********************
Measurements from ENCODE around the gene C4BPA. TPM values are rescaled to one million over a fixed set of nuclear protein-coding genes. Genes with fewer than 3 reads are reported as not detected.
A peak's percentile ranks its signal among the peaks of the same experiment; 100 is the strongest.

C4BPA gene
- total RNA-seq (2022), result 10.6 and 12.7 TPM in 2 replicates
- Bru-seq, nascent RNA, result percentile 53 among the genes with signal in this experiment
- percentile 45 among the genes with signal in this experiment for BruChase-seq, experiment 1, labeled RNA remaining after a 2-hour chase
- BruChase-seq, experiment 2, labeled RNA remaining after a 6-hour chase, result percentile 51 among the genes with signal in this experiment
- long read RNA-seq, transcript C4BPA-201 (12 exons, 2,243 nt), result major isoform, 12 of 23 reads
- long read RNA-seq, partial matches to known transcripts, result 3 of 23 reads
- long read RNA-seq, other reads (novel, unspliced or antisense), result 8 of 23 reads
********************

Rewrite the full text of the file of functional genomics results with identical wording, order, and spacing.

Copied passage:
Measurements from ENCODE around the gene C4BPA. TPM values are rescaled to one million over a fixed set of nuclear protein-coding genes. Genes with fewer than 3 reads are reported as not detected.
A peak's percentile ranks its signal among the peaks of the same experiment; 100 is the strongest.

C4BPA gene
- total RNA-seq (2022), result 10.6 and 12.7 TPM in 2 replicates
- Bru-seq, nascent RNA, result percentile 53 among the genes with signal in this experiment
- percentile 45 among the genes with signal in this experiment for BruChase-seq, experiment 1, labeled RNA remaining after a 2-hour chase
- BruChase-seq, experiment 2, labeled RNA remaining after a 6-hour chase, result percentile 51 among the genes with signal in this experiment
- long read RNA-seq, transcript C4BPA-201 (12 exons, 2,243 nt), result major isoform, 12 of 23 reads
- long read RNA-seq, partial matches to known transcripts, result 3 of 23 reads
- long read RNA-seq, other reads (novel, unspliced or antisense), result 8 of 23 reads